For the last couple of years, I’ve been trying to combat my shortening attention span, mostly by getting back into longer-form media.
Books, for example: in 2019 I set myself a target of reading a couple of books a month, and actually managed to read 41 in the year. Based on that, my challenge this year is to read 40, and I’m on target for that. I’m trying to mix things up a bit, with classics like Rebecca and Silas Marner rubbing shoulders with modern fun like the Expanse novels.
I also signed up to Letterboxd, a film logger, to encourage myself to watch more films and spend less time on endless episodes of mediocre TV. I signed up about a year ago, and so far I’ve watched 92 films. Not all of them were better than mediocre TV, I’ll admit1, but some of them were brilliant — everything from Brief Encounter to The Death of Mr Lazarescu—and I’m glad I’ve been doing it.
I haven’t really tried to get back to the longer form with music, apart from buying a few albums here and there, but vinyl is expensive and, though I enjoy the experience, it’s not convenient enough that I’m listening to actual records very often.
So, I’m mostly streaming my music. I have a playlist in Spotify that’s basically “every song I’ve heard in the last few years that vaguely intrigued me and I wanted to hear more of”:
When I can be bothered, I’ve typically found the whole album that song is part of and added that to the playlist. But when I want to dip into my “Future Listening” playlist, it’s tough to do it in an album-based way. I can shuffle the playlist, but that juxtaposes L7 with Big Big Train, or Jade Bird and The Damned, in a way that’s too much of a clash.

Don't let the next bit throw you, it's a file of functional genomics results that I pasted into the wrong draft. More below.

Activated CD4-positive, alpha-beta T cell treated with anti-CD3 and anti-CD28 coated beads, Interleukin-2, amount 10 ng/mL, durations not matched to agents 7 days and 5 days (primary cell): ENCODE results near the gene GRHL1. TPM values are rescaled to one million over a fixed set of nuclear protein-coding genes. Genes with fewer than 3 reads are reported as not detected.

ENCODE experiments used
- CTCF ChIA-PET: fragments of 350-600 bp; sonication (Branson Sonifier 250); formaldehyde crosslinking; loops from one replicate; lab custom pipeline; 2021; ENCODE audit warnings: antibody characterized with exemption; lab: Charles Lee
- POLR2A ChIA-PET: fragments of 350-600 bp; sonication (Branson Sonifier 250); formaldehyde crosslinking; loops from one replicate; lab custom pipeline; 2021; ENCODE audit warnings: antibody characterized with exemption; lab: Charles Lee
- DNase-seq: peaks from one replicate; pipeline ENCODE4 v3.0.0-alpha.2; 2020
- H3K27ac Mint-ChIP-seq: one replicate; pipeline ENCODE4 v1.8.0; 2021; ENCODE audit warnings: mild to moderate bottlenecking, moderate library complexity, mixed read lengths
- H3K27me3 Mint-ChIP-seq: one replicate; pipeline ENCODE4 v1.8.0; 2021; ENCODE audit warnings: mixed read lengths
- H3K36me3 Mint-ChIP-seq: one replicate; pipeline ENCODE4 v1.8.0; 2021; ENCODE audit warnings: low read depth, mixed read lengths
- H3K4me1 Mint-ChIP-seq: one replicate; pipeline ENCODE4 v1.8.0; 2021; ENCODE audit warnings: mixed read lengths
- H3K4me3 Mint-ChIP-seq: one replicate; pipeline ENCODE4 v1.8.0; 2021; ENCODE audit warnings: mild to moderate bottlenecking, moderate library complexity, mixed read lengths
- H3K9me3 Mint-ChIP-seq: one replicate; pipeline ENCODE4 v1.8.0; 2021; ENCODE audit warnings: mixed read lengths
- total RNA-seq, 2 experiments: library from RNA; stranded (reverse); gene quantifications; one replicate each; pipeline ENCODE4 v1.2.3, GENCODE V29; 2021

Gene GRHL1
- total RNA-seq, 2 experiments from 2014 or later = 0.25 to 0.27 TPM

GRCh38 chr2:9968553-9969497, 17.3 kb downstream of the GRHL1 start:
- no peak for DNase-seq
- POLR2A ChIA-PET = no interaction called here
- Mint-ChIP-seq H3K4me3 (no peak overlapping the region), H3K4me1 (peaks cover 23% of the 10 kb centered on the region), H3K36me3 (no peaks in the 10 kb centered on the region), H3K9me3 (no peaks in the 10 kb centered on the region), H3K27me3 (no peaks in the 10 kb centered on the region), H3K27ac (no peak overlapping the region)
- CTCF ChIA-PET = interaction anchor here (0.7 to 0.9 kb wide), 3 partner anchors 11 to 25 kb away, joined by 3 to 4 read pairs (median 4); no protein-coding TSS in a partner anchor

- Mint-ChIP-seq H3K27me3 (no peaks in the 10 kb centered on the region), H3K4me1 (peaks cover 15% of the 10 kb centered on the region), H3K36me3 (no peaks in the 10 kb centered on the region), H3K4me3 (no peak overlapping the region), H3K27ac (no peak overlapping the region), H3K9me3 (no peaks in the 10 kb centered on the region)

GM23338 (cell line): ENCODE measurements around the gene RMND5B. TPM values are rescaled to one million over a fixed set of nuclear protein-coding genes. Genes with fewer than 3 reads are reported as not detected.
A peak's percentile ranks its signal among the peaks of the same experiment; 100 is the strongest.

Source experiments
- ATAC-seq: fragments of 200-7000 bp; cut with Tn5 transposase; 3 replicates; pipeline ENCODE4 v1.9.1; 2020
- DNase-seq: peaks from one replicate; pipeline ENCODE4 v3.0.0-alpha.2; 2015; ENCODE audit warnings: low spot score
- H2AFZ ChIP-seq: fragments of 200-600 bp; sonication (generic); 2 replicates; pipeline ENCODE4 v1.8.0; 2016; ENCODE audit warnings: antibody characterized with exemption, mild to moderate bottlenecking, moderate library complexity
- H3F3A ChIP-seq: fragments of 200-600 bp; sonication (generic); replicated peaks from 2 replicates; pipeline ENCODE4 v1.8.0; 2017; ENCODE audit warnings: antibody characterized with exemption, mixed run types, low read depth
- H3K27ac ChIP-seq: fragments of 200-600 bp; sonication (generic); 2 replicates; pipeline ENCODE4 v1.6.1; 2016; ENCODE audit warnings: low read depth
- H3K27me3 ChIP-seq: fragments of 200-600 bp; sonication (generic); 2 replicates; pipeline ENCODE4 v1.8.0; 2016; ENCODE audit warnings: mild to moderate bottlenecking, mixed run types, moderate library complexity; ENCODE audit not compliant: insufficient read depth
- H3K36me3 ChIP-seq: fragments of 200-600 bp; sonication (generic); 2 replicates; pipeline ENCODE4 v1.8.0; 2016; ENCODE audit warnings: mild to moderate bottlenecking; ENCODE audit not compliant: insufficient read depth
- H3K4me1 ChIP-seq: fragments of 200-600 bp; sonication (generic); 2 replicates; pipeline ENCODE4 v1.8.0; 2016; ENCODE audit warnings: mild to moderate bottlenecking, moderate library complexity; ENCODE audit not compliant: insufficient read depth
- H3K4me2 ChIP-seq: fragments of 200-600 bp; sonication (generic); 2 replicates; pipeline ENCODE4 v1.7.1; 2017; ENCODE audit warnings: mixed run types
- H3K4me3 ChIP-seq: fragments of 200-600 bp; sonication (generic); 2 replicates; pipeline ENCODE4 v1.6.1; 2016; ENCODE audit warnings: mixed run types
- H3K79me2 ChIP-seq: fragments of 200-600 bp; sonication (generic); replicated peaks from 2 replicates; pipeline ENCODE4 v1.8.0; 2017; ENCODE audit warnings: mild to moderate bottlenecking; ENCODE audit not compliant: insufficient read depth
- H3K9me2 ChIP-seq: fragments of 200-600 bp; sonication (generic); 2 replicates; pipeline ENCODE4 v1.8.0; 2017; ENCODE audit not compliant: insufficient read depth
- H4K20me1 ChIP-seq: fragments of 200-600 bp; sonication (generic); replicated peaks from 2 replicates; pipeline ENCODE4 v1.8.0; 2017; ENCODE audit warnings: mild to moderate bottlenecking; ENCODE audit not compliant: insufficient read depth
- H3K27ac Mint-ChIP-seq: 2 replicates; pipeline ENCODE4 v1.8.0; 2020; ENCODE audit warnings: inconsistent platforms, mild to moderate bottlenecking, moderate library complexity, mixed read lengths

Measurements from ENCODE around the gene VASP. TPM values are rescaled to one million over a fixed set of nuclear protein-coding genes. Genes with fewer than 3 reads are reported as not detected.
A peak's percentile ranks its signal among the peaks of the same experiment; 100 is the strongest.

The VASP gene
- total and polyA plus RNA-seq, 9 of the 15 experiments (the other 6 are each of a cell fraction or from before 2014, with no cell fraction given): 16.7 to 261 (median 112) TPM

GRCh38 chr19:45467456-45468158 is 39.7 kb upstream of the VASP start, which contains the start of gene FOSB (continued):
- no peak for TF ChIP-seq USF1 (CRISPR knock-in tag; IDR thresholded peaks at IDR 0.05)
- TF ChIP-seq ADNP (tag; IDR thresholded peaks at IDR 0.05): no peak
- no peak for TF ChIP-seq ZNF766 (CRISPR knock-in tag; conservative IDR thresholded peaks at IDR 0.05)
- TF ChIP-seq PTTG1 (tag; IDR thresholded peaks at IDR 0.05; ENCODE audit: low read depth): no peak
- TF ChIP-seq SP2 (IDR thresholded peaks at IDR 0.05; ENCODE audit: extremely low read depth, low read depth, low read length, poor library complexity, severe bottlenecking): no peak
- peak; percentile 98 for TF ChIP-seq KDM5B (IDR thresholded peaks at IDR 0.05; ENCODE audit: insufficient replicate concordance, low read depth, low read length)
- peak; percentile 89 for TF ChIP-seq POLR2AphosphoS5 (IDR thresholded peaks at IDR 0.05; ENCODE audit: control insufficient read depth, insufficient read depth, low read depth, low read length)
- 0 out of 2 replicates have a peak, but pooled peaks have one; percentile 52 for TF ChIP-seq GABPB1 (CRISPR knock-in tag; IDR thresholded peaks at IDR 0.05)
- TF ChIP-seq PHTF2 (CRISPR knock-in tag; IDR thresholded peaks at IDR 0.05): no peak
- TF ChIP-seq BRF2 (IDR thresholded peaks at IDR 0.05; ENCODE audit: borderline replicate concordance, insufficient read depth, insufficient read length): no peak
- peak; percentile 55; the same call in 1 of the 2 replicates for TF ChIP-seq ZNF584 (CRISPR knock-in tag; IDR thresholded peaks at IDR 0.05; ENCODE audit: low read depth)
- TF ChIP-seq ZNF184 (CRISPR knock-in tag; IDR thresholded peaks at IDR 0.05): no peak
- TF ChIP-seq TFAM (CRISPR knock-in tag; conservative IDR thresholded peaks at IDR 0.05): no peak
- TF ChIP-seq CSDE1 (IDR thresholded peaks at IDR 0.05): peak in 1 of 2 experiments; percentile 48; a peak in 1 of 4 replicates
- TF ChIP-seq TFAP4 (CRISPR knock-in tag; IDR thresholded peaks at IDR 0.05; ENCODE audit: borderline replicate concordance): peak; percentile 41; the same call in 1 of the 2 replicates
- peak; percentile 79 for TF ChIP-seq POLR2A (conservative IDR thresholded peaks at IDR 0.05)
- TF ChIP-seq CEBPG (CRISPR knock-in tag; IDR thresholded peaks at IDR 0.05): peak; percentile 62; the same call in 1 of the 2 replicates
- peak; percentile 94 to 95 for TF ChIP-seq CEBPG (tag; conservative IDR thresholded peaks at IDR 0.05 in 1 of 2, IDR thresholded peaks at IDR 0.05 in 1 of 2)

Other people want “album shuffle” from Spotify, too, but they’re not doing it anytime soon.
So, when I was scratching around for a lockdown project to keep myself sane, I remembered I’d bought a Raspberry Pi (model A+) from a friend a few years back and hadn’t really done anything with it. I dug it out of the cellar, dusted it off, and got to work.
I now have a Python script (of course the Spotify python library is called Spotipy) that runs on the Pi and, when executed, goes through that Future Listening playlist, picks a song at random, finds the album it’s from, and plays the entire album on the Echo stereo pair that sit in my living room.
I also have — only on breadboard so far — a little circuit hooked up (thanks, Gpiozero, you’re very easy to use) so that I can do all this at the touch of a single button.
Right now I can push that little grey button, the LED pulses to let me know everything’s working, and a couple of seconds later an entire album, selected at random from a song on my playlist, plays in my lounge.
There were some trials and tribulations along the way — Spotipy’s OAuth flow assumes that if your Python script has a web browser available, that it’s powerful enough to actually display the Spotify login page in the same decade that you ask for it, which is not true for Chromium on a first generation A+ Raspberry Pi, let me tell you (In the end I just copied the cached credentials over from my Mac after authorising there. Hey, this whole thing’s a hack…)
And it took me so long to get the networking going on the obsolete WiFi dongle I was using that I should probably have just bought a new Pi with WiFi built in. But that’s the kind of thing that comes with the package when you decide to do some ludicrous project to distract yourself from being alone in lockdown during a global pandemic, right?
Anyway, I’m about done with the prototyping, and I have just ordered a cheap little box for the project. And the button I want to use just dropped through my letterbox, too. There’s nothing like a big red button to say “fun project”, is there?
This week, hopefully, I’ll case up my project and pop a little box with a red button on it somewhere convenient in my lounge, and whenever I want to hear a whole album chosen at random, I’ll push the button.
While I’m at it, I might just add a couple of extra buttons and lights because, well, once you’ve got a little box that can do things at the touch of a button, you never know what you’re going to think of next, do you?
And that, in short, is one of many ways I’ve been distracting myself during the current global crisis. (I still have a full-time job, too, which is extraordinarily lucky, but is also quite stressful, so keeping myself busy and not thinking about the day job outside work hours is pretty important for my mental health…)